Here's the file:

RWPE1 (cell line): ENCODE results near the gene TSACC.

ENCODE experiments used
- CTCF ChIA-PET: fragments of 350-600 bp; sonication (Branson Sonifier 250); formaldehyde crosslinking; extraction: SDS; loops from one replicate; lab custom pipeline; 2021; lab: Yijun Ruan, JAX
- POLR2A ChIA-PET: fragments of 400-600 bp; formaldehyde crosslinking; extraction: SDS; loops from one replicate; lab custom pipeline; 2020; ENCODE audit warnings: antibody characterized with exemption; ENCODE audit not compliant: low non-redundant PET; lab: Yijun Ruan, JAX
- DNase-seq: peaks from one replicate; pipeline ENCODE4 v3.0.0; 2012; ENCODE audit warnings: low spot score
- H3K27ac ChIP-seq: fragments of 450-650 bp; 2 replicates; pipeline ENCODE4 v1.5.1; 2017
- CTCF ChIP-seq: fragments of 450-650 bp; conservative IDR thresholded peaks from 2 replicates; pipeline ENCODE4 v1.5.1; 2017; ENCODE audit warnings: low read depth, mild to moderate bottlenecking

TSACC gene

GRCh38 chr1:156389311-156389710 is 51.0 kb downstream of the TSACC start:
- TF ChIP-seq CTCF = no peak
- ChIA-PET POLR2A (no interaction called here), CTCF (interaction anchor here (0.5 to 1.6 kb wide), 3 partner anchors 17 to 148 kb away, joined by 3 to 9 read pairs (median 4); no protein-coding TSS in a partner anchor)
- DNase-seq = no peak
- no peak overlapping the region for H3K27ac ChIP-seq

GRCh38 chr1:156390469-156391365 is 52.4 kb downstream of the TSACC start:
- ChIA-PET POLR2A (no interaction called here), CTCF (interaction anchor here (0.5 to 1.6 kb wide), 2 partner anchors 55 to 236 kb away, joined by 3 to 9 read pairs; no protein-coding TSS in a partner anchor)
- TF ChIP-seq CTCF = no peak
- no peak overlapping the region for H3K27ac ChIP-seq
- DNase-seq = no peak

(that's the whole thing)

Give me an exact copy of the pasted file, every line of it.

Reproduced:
RWPE1 (cell line): ENCODE results near the gene TSACC.

ENCODE experiments used
- CTCF ChIA-PET: fragments of 350-600 bp; sonication (Branson Sonifier 250); formaldehyde crosslinking; extraction: SDS; loops from one replicate; lab custom pipeline; 2021; lab: Yijun Ruan, JAX
- POLR2A ChIA-PET: fragments of 400-600 bp; formaldehyde crosslinking; extraction: SDS; loops from one replicate; lab custom pipeline; 2020; ENCODE audit warnings: antibody characterized with exemption; ENCODE audit not compliant: low non-redundant PET; lab: Yijun Ruan, JAX
- DNase-seq: peaks from one replicate; pipeline ENCODE4 v3.0.0; 2012; ENCODE audit warnings: low spot score
- H3K27ac ChIP-seq: fragments of 450-650 bp; 2 replicates; pipeline ENCODE4 v1.5.1; 2017
- CTCF ChIP-seq: fragments of 450-650 bp; conservative IDR thresholded peaks from 2 replicates; pipeline ENCODE4 v1.5.1; 2017; ENCODE audit warnings: low read depth, mild to moderate bottlenecking

TSACC gene

GRCh38 chr1:156389311-156389710 is 51.0 kb downstream of the TSACC start:
- TF ChIP-seq CTCF = no peak
- ChIA-PET POLR2A (no interaction called here), CTCF (interaction anchor here (0.5 to 1.6 kb wide), 3 partner anchors 17 to 148 kb away, joined by 3 to 9 read pairs (median 4); no protein-coding TSS in a partner anchor)
- DNase-seq = no peak
- no peak overlapping the region for H3K27ac ChIP-seq

GRCh38 chr1:156390469-156391365 is 52.4 kb downstream of the TSACC start:
- ChIA-PET POLR2A (no interaction called here), CTCF (interaction anchor here (0.5 to 1.6 kb wide), 2 partner anchors 55 to 236 kb away, joined by 3 to 9 read pairs; no protein-coding TSS in a partner anchor)
- TF ChIP-seq CTCF = no peak
- no peak overlapping the region for H3K27ac ChIP-seq
- DNase-seq = no peak